One short and intense period of daily exercise is the best way to beat heart disease, according to an article published in the journal JAMA.
Researchers from Radboud University in the Netherlands compared the effects of different exercise regimes with rates of heart disease and mortality.
They found that the ‘lowest effective dose’ appeared to be 15 minutes of moderate exercise a day, which was associated with reduced death from multiple causes, according to multiple studies.
For those wishing to exercise at higher intensities, eight minutes a day appears to be the magic number, with considerable reduced mortality observed. Moderate exercise includes walking or cycling and higher intensity includes running or rowing.
More intense exercise is associated with a greater degree of benefit, but lower intensities are of considerable benefit too.
Dr Thijs Eijsvogels, lead author, said that while a small amount of exercise was all that was required for good health, there was no harm in doing more.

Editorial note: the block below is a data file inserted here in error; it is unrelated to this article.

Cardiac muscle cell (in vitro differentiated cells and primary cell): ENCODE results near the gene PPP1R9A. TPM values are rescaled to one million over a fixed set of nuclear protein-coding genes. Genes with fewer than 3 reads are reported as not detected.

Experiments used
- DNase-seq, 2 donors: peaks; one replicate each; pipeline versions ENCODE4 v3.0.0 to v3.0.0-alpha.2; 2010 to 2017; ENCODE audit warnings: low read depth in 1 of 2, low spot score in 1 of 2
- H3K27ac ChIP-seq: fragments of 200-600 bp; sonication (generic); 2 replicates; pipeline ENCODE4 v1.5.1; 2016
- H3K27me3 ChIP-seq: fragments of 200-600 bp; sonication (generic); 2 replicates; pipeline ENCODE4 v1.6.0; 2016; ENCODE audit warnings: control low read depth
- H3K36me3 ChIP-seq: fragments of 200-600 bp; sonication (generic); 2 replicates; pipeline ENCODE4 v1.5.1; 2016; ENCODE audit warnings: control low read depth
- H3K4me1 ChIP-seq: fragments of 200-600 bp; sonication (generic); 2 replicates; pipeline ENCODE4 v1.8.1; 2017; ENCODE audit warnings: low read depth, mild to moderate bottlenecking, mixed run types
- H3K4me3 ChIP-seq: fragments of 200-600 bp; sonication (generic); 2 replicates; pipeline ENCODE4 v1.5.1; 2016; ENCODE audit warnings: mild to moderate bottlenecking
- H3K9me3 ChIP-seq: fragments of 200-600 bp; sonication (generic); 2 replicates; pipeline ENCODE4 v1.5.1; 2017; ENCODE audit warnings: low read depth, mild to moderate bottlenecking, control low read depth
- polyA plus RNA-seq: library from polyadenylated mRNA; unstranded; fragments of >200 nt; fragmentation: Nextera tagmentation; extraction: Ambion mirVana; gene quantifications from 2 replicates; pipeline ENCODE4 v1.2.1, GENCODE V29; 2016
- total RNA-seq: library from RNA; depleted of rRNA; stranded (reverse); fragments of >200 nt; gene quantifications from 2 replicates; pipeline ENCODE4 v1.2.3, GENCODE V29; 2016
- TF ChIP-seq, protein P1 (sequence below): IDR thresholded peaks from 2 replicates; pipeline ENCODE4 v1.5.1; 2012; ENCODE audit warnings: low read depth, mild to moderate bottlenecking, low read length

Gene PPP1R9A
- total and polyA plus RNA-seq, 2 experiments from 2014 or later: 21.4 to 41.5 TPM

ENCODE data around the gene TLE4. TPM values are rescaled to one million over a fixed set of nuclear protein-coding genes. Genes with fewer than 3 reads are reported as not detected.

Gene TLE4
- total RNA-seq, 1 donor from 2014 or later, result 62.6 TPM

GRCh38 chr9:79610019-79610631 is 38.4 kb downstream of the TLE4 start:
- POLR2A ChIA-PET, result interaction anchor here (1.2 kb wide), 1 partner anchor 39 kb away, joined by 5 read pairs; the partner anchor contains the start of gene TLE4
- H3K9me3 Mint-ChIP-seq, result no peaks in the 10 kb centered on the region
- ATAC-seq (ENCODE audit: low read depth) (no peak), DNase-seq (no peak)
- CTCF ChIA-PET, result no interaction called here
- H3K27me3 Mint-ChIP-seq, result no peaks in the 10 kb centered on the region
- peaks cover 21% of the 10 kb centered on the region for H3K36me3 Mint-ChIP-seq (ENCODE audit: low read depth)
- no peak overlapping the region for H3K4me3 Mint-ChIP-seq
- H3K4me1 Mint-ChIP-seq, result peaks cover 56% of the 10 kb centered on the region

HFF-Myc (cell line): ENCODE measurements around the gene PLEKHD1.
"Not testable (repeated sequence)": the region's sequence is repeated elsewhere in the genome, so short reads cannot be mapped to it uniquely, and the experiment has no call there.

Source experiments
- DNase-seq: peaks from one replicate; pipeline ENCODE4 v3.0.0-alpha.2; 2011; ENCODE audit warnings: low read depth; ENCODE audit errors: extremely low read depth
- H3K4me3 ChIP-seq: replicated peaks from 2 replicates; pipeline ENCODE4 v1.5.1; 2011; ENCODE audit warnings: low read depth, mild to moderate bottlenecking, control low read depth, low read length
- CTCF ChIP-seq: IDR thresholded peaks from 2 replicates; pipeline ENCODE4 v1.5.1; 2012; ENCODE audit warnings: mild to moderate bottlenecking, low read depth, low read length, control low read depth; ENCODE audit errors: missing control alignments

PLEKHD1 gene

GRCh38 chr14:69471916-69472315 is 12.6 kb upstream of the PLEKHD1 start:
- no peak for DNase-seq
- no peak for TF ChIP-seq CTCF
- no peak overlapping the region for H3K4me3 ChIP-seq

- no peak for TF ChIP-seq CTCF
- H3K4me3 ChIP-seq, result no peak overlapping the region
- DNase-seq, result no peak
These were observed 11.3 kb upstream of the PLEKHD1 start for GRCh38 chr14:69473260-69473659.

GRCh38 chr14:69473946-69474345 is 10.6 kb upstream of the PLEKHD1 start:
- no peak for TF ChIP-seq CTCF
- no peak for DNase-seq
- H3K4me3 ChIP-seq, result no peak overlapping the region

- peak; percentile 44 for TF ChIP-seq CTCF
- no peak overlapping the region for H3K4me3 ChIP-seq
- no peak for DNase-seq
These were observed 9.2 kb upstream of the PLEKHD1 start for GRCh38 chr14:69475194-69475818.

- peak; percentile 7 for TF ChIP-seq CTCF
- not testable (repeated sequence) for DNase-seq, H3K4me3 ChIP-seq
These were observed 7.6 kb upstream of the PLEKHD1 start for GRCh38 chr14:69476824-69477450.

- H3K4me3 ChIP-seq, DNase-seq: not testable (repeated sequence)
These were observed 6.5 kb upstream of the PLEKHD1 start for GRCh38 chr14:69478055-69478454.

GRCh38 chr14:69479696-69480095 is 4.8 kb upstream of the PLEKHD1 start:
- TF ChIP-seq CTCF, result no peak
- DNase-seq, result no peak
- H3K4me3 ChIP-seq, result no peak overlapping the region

‘We agree that any dose of exercise is better than physical inactivity and did not intend to discourage individuals from pursuing more exercise,’ he said.
‘Performance of vigorous exercise is an effective way to reduce the risk for cardiovascular morbidity and mortality.
‘However, the dose-response relationship between exercise and cardiovascular health appears to be different for moderate-intensity vs vigorous-intensity activities.’
Exercise is associated with reduced risk of cardiovascular disease, obesity, cancer, dementia and diabetes; multiple studies have suggested that the degree of exercise and benefit are proportional up to a point, after which excessive exercise in healthy people does not appear to alter mortality risks, though in patients with cardiovascular disease, higher rates of death are seen. The American College of Cardiology and other health bodies have defined the recommended exercise intensity for that high-risk group.